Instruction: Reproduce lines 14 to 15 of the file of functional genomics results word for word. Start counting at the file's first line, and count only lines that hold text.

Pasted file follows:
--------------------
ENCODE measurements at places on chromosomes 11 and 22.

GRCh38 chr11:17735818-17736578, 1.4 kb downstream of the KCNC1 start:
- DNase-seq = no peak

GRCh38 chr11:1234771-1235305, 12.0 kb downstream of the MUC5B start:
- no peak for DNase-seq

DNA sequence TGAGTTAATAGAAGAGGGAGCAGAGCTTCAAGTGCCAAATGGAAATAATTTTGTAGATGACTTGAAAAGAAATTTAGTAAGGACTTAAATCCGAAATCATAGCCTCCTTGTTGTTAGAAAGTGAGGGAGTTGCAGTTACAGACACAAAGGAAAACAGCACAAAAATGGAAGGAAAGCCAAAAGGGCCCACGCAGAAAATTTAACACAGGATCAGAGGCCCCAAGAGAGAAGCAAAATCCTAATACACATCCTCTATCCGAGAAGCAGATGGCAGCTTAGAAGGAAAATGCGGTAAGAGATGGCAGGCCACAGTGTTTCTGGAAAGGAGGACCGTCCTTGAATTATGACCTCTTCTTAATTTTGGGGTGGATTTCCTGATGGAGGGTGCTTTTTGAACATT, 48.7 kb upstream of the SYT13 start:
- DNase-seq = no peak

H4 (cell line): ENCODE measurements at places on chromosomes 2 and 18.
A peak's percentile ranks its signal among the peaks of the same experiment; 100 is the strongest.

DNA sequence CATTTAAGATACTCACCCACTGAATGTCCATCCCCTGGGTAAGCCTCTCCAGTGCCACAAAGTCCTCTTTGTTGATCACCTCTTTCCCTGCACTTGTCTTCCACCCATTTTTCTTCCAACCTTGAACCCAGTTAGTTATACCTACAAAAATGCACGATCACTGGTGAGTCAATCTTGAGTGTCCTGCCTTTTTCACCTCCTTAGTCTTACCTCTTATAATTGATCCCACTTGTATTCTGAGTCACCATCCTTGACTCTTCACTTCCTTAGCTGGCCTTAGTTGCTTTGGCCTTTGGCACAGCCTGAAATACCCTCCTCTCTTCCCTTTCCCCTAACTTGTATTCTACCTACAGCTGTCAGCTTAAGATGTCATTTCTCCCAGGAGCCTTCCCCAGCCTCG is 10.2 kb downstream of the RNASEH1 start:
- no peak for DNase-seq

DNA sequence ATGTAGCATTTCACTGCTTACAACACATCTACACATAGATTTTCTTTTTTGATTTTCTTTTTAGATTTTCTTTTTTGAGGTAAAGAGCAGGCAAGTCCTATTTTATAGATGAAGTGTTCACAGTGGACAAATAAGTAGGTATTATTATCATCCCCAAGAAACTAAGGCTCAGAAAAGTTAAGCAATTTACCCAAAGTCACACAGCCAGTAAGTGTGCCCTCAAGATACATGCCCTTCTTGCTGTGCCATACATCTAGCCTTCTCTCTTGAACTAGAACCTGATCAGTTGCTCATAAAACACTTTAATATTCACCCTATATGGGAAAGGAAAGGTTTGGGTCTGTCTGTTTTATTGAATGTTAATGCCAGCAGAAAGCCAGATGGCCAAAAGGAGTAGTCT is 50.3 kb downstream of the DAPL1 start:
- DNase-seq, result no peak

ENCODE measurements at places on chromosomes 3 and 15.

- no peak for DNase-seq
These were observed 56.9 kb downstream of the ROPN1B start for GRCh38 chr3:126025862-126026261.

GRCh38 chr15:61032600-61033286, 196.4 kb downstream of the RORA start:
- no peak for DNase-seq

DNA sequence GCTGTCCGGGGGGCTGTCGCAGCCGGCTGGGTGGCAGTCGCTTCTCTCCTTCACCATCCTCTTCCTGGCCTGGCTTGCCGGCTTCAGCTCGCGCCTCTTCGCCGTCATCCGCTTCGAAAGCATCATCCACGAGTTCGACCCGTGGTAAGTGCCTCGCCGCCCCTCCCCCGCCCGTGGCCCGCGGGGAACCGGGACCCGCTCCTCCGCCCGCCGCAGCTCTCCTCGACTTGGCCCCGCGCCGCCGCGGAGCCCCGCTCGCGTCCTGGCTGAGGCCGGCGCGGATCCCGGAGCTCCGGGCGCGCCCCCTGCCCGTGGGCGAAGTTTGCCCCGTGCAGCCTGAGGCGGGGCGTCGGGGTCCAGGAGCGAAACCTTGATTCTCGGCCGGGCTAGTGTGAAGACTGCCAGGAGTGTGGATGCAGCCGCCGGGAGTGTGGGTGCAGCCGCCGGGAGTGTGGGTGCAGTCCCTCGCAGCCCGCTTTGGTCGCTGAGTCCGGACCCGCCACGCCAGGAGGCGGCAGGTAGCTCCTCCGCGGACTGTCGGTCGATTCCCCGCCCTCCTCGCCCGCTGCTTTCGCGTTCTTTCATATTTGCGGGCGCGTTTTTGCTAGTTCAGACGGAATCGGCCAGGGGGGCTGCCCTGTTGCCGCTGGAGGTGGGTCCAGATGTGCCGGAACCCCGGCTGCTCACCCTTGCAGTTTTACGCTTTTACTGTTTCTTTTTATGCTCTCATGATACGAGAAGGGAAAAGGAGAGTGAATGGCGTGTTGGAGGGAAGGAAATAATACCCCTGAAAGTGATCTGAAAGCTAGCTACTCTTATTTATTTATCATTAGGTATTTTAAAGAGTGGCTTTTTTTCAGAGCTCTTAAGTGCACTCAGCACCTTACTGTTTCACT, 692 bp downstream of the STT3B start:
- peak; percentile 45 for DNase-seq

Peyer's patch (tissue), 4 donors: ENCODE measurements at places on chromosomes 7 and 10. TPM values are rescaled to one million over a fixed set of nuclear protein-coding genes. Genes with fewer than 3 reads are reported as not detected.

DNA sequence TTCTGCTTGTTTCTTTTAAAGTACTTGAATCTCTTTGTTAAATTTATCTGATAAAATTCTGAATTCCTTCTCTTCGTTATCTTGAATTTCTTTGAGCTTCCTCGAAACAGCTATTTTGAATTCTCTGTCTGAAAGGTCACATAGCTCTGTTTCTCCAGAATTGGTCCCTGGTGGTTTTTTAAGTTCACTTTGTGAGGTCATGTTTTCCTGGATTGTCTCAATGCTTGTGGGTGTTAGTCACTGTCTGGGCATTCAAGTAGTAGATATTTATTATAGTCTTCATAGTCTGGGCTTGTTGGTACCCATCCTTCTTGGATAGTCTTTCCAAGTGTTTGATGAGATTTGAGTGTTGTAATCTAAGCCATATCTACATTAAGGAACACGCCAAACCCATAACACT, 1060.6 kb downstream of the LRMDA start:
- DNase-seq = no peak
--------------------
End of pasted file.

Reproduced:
ENCODE measurements at places on chromosomes 3 and 15.

- no peak for DNase-seq